Mistakes are part of life, but estate planning mistakes can hurt those you love unnecessarily.
Especially given the heightened concerns surrounding the “pandemic,” many people are seriously considering their estate planning (or lack thereof).
Before you take up your own estate planning, it may be prudent to pause and consider best practices and even learn from the estate planning mistakes of others.
According to a recent article in the West Haven Observer titled “5 Estate planning disasters you’ll want to avoid,” heirs who are prepared to inherit wealth from family members who actually talk about wealth and have an estate plan, tend to fare better than those who do not.
Even so, a constantly changing legal and tax environment presents significant external challenges.
Nevertheless, a few simple steps may save your beneficiaries from the expense and stress of some of the following common big estate planning mistakes.
Not designating beneficiaries properly. This is one of the most common mistakes.
Fortunately, this estate planning mistake is one of the easiest to remedy once identified.
While it may be easy to forget the beneficiary you designated on a life insurance policy from 30 years ago, failing to check all beneficiary designations after big life event changes can lead to the wrong people inheriting from you.
Using beneficiary designations is an excellent way to bypass the probate process, since such assets are not subject to probate.
Depending upon where you live, probate can be an expensive process (think Missouri, not Kansas).
A beneficiary designation is far simpler and more efficient.
Did you know beneficiaries can be set up on bank accounts, CDs, savings accounts, and even motor vehicles in Kansas and in Missouri.
Whether the institution calls it “Pay on Death” or “Transfer on Death” (the legal terminology really means the same thing), accounts with beneficiaries designated will pass sans probate just like a retirement fund or life insurance policy.
Teaching point: your will does not control any beneficiary designations.
Accordingly, it is essential that there is proper “alignment” between your estate planning documents and your asset beneficiary designations.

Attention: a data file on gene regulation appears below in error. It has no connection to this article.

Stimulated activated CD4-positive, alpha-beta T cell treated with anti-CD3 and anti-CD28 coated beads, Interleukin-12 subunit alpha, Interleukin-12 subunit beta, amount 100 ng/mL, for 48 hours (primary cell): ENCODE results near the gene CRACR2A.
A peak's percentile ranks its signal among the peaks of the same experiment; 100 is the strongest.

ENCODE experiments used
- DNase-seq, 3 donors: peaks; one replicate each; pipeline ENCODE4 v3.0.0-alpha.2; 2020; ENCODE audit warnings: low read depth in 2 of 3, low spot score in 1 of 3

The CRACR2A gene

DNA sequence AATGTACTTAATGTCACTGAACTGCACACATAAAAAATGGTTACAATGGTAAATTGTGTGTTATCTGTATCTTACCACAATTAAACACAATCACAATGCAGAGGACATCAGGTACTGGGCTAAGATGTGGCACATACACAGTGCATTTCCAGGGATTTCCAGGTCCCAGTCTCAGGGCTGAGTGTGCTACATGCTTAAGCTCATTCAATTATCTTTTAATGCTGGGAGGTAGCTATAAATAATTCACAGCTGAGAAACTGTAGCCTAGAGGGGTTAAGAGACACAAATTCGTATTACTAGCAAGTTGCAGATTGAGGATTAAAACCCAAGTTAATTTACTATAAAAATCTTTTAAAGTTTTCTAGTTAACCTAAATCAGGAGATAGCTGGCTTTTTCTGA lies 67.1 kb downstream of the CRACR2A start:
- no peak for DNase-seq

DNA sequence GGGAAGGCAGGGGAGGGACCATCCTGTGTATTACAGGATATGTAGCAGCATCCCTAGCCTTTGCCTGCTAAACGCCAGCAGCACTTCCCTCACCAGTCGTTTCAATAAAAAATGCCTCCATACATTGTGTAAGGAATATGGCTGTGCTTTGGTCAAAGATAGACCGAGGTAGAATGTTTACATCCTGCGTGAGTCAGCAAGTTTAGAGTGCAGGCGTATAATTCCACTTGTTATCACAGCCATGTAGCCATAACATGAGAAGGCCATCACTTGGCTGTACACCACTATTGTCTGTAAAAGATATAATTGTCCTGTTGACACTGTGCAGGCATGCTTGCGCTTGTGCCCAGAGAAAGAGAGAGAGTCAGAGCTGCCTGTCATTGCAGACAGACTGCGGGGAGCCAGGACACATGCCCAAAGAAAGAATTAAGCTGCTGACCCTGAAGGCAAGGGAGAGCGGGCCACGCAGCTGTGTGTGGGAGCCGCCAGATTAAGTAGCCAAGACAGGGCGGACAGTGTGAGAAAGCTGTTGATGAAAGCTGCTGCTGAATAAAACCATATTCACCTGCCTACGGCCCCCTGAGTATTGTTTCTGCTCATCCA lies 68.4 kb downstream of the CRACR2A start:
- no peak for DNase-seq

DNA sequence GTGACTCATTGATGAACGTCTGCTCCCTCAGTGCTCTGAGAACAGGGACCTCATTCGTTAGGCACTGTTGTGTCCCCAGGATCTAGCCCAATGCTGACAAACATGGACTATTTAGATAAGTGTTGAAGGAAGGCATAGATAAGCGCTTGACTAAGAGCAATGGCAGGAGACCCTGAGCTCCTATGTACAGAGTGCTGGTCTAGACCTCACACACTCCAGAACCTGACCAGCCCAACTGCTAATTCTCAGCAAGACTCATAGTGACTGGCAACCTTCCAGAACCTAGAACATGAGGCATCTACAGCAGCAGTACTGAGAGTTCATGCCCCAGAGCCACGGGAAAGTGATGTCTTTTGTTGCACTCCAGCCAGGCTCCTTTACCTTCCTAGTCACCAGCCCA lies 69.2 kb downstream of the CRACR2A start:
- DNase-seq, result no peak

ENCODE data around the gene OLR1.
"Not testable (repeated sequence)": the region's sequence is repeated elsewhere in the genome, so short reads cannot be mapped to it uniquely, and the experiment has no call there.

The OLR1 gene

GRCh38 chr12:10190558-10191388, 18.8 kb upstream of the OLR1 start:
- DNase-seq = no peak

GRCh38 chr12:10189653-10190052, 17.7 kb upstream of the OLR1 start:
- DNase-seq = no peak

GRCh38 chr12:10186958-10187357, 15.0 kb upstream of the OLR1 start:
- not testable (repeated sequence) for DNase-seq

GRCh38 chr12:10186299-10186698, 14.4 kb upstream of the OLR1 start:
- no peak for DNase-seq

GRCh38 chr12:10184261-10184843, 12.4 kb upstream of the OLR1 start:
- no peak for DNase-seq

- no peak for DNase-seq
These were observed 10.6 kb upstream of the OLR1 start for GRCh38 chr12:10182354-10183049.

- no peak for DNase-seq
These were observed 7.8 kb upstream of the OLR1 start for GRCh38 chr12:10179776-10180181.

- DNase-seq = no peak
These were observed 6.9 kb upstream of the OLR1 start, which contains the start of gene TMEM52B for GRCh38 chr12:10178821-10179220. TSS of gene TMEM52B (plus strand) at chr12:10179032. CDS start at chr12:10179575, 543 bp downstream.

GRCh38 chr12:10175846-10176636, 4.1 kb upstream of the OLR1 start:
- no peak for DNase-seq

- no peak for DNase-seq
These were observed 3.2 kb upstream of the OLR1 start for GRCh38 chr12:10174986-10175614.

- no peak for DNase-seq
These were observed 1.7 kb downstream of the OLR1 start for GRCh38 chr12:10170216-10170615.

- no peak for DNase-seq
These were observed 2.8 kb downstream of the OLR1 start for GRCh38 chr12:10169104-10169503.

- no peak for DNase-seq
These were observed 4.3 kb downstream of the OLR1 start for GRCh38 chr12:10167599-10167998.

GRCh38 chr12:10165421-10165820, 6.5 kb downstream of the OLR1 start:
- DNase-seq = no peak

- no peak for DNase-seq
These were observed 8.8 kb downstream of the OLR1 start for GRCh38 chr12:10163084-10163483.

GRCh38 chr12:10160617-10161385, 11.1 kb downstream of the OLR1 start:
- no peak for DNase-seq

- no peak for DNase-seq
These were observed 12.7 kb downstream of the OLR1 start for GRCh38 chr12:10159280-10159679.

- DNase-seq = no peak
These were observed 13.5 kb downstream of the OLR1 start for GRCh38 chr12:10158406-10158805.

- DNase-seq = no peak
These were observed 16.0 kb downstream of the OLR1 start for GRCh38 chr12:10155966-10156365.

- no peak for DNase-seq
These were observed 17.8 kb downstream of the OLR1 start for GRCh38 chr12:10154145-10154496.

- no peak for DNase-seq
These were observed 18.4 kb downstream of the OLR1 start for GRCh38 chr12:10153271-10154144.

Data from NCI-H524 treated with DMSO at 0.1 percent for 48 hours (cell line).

Designating a minor as a beneficiary. You love your grandchildren, right?
If they are “minors” and not yet “adults” under state law, then they cannot inherit until they are adults (usually 18 or 21).
If a minor does receive an asset, the court must appoint a conservator to supervise and manage the assets until the age of majority is reached.
Your estate planning attorney will advise you based on your individual situation, but one alternative is to create a trust to hold the inheritance of any minor children as part of your Last Will and Testament.
The trust will be managed by a trustee who may be a parent of the minor children, a trusted friend, relative, or institution.
The trustee manages the assets on behalf of the children as beneficiaries.
If the trust is created under a Revocable Living Trusts instead of under a Last Will, then the trust itself will not be subject to probate.
Failing to fund a trust. All too often, this is the weak link that breaks the estate designed around a Revocable Living Trust.
Consequently, this is a very common estate planning mistake.
Placing assets within the trust is an ongoing process known as “funding” the trust.
Usually this means changing the ownership of bank accounts or real estate from being owned by you to being owned by your trust.
If the trust is not funded and your Last Will has instructions that contradict the trust, then such “orphaned” assets will need to go through probate and the trust instructions will not control them.
Leaving a tax nightmare for heirs. What is one of the many advantages of passing on at death real estate or other assets that appreciate in value?
They get a “step up” in basis at death.
Heirs are not responsible for any income taxes up to the date of death value when sold.
This can be a very big benefit.
There are exceptions, however.
For example, inherited IRAs and 401(k)s are fully inherited as ordinary income from dollar one.
In fact, with passage of the SECURE Act to start the year (and 2020 has been an interesting year), many tax benefits for IRA heirs have disappeared.
Instead of being able to “stretch” their withdrawals from inherited IRA balances over their lifetimes, most non-spouse beneficiaries now must fully withdraw the entire amount from the IRA or 401(k) within ten years, and the withdrawal is fully considered ordinary income.
As you may imagine, this alone could leave your heirs with a huge, unexpected tax bill.
There is a workaround.
By converting some or perhaps all of your retirement accounts to a Roth IRA during your lifetime, you can pay the taxes when converting the IRA to a Roth IRA at your current tax rate, which may be lower than the rate for your non-spouse beneficiaries.
When you die, any money in the Roth IRA passes to them completely tax free.
What is not to like about that?
The biggest estate planning mistake of all? Not having an estate plan at all!
Even though it is admittedly no fun to think about your own morbidity and mortality, a little of your time and resources invested now to create (and maintain) an estate plan will spare your loved ones from an inordinate amount of stress and expenses later on.
Indeed, one of the best gifts you can give your loved ones is a properly created (and maintained) and executed estate plan.
Reference: West Haven Observer (Nov. 12, 2020) “5 Estate planning disasters you’ll want to avoid”